The meaning of a phrase

Posted by ESC on September 10, 2003

In Reply to: The meaning of a phrase posted by Henry on September 10, 2003

: : Hi, I am actually looking for two things:
: : 1. what does Whistlin' Dixie mean? and
: : 2. Please fill in if you could: "It is not the ???, it's the thrill of the chase"
: : Thanks,
: : Lorette

: From
: From this origin, the general idiomatic meaning, confirmed by the Random House dictionary, is derived: "to engage in unrealistic fantasies; waste one's time", probably based on the idea of Southerners marching and whistling dixie in the hope to win their battle to keep the South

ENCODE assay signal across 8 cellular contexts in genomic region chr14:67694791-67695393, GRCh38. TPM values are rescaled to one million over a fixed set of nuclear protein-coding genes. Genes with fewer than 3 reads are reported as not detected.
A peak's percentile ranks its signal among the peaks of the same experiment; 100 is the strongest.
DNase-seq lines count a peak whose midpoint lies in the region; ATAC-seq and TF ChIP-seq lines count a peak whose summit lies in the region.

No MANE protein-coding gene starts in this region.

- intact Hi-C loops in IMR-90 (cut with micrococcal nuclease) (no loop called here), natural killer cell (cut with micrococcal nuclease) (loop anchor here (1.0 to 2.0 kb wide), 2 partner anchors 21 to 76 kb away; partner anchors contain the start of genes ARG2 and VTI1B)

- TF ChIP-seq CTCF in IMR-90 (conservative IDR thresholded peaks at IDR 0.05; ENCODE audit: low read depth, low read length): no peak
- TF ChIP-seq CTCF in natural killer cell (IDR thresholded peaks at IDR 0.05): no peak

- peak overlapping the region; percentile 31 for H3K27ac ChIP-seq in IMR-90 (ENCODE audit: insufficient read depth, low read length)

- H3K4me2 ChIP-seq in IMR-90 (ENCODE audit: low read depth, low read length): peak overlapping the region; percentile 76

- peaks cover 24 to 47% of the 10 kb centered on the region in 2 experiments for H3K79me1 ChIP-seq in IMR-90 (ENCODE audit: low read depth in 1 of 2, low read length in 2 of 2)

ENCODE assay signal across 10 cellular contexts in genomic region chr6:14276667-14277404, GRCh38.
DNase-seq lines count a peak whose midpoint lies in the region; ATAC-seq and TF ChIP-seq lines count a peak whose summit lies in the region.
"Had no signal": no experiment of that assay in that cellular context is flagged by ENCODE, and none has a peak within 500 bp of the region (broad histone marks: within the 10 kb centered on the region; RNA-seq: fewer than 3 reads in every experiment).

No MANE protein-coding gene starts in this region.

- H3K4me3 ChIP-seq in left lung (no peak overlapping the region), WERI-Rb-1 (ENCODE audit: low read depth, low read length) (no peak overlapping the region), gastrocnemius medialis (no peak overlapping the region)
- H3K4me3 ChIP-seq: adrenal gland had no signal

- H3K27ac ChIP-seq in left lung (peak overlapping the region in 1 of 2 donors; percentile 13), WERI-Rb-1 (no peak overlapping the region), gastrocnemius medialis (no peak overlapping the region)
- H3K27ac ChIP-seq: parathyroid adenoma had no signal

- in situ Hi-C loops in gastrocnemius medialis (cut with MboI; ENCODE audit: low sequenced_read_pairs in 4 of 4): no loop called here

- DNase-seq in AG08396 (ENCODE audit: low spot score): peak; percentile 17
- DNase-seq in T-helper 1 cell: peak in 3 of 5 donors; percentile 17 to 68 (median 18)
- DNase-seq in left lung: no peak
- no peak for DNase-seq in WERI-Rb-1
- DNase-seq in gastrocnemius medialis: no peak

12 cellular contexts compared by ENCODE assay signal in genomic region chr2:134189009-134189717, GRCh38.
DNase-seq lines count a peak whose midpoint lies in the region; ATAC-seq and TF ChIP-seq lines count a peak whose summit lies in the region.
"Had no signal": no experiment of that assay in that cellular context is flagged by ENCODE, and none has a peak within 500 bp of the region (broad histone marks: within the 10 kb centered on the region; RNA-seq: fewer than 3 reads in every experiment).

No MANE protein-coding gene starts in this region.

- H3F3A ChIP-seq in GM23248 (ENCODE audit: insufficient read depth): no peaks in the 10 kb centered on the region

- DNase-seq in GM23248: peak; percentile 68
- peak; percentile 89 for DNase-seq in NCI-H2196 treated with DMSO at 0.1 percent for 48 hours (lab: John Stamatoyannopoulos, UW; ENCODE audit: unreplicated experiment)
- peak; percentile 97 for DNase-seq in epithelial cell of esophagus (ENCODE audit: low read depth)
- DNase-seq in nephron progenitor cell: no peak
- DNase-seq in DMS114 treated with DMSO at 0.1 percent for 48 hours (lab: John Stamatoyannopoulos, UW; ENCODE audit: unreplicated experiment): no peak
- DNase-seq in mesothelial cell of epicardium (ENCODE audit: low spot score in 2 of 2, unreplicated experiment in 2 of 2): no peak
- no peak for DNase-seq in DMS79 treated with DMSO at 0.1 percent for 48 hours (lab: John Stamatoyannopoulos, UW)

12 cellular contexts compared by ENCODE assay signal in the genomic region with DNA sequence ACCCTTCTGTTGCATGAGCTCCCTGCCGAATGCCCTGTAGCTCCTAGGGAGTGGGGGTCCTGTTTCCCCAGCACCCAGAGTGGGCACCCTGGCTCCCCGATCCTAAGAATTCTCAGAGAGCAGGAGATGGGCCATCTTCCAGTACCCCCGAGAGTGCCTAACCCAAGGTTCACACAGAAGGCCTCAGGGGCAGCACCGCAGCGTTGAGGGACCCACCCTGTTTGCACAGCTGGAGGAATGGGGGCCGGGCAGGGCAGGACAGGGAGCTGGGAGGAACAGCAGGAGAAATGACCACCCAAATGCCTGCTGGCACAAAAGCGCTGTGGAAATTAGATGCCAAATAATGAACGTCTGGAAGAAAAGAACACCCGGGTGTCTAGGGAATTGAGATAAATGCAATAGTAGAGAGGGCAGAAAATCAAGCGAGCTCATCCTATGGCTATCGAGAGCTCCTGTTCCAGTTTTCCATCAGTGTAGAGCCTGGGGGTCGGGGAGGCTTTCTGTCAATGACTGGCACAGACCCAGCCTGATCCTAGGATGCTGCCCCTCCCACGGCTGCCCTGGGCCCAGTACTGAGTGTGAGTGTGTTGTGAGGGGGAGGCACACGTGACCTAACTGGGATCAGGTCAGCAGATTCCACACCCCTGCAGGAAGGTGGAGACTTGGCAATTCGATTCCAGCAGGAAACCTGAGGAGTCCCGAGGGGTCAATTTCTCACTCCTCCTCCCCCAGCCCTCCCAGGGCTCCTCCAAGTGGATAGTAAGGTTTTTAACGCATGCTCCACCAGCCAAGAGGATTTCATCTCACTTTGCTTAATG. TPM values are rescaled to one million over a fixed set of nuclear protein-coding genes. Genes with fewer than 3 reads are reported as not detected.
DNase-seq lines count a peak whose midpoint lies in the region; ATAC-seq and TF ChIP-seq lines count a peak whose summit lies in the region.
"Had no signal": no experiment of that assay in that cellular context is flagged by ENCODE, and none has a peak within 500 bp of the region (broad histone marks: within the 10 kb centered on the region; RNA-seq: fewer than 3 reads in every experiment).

: independent when the cause was lost already, hence also the more general figurative meaning "to make meaningless claims, preach hollow wisdom, to be hopelessly optimistic or sadly self-deluded."

: It's not the kill, it's the thrill of the chase. Said in defence of hunting.

YOU AIN'T JUST WHISTLIN' DIXIE - "You're not just talking or making small talk, you're saying something important, worthwhile. 'Dixie' refers to the popular song." From Whistlin' Dixie: A Dictionary of Southern Expressions by Robert Hendrickson (Pocket Books, New York, 1993).